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How ‘decentralised’ is Bancor, anyway?

How ‘decentralised’ is Bancor, anyway?


TL;DR Bancor was hacked but the team were able to freeze BNT tokens, suggesting there’s more to this platform than first meets the eye.

Bancor was one of 2017’s most successful ICO, raising $153 million in crypto for a decentralised exchange. More than that, it’s a particular kind of exchange: instead of trading peer-to-peer with other users, you trade with a smart contract. You send one token to the Bancor contract, and it sends back another token from its reserve. That means you’re not restricted by the offers being made by other traders — in other words, liquidity is guaranteed. It’s a brilliant idea.

Bancor was recently hacked (see One of the wallets used to upgrade the project’s smart contracts was compromised, which enabled the hacker to transfer out just under $13 million in ETH from the reserve, plus another $10 million in BNT, Bancor’s native currency. No customer funds were stolen.

It’s not a huge amount by the staggering scale of previous crypto hacks (here at Inferno, we don’t raise an eyebrow at anything under $50 million any more). But the interesting development here is that the Bancor team were able to freeze the stolen BNT to prevent them being cashed out, as the ETH already has been.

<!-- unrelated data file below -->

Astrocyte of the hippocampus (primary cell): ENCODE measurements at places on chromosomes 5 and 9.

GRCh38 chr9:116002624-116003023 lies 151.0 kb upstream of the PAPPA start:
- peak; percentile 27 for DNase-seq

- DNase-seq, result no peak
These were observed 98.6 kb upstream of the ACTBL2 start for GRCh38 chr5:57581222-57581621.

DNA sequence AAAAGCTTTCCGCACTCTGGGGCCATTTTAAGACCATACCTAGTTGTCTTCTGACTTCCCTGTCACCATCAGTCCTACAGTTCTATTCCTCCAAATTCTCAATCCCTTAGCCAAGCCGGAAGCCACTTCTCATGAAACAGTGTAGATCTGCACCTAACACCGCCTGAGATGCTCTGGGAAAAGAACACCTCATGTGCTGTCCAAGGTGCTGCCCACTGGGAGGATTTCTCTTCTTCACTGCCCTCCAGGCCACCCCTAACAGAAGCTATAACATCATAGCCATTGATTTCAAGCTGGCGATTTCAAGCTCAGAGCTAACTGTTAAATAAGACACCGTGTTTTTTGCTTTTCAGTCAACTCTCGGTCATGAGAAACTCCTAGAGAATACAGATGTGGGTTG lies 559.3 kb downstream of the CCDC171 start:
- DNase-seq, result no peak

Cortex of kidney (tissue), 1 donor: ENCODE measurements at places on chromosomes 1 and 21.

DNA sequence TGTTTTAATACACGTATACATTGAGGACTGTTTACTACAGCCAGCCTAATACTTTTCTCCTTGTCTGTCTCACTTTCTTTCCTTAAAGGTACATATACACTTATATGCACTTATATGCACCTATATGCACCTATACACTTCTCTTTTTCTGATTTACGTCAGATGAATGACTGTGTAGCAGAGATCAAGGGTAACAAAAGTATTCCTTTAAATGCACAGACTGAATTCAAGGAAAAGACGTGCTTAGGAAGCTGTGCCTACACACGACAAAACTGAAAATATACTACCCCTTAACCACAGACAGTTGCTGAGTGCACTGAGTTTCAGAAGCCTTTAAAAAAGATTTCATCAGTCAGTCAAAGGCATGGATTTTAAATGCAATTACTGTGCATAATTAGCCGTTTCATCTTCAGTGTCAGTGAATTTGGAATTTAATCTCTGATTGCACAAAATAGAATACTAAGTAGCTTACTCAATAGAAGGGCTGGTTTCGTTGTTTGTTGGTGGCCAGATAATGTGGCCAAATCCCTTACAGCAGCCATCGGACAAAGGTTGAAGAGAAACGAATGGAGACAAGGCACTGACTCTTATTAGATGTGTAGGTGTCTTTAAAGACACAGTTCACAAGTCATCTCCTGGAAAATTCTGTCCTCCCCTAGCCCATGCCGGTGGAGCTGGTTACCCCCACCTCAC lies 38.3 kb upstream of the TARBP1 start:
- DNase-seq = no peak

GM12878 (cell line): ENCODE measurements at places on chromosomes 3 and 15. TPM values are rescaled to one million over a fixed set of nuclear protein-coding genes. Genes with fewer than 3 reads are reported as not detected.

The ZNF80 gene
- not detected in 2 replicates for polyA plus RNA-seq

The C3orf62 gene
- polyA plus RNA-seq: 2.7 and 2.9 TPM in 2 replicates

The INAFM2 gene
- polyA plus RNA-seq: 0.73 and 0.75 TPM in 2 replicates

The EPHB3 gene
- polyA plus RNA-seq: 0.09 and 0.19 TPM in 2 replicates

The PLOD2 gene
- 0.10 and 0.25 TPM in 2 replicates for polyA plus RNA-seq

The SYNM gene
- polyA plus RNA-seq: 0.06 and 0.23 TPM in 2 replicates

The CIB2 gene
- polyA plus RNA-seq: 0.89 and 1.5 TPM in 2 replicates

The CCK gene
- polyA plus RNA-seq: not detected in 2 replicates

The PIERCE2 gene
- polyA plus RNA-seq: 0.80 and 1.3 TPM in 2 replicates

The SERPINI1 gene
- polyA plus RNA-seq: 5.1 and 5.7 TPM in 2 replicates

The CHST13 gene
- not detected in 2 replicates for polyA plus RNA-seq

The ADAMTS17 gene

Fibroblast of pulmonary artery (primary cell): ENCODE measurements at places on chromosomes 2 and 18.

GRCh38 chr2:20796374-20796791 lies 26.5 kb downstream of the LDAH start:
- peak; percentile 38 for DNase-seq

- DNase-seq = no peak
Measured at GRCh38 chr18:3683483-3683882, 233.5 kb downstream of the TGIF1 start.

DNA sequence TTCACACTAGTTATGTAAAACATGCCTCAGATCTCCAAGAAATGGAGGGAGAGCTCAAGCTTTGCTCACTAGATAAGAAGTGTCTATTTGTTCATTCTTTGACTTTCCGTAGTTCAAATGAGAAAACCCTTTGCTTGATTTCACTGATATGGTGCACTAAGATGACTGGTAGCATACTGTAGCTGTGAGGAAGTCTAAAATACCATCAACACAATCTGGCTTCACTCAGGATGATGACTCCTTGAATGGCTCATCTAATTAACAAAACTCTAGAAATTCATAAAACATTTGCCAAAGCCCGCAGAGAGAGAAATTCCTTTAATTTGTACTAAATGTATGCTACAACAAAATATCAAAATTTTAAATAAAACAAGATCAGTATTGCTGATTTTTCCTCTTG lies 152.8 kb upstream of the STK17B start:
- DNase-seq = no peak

This is a feature built into the BNT smart contract, and the creators make no apology for it. In fact, they advocate it for other tokens. ‘We firmly believe that this ability is a preventative measure essential to most tokens and necessary to protect the network and token holders in a state of emergency.’

This has shocked a few crypto purists, who have rightly drawn attention to the fact that Bancor have influence over all BNT trading. There is centralised control of BNT, and a single point of failure. No other tokens can be controlled in this way, of course, hence the reason they couldn’t freeze the stolen ETH.

As a result of the measures built into its smart contracts, Bancor was able to freeze $10 million of BNT. But at the same time, they showed that they cannot be considered decentralised, and that there is therefore a major vulnerability in their platform.

Did they win the battle but lose the war?


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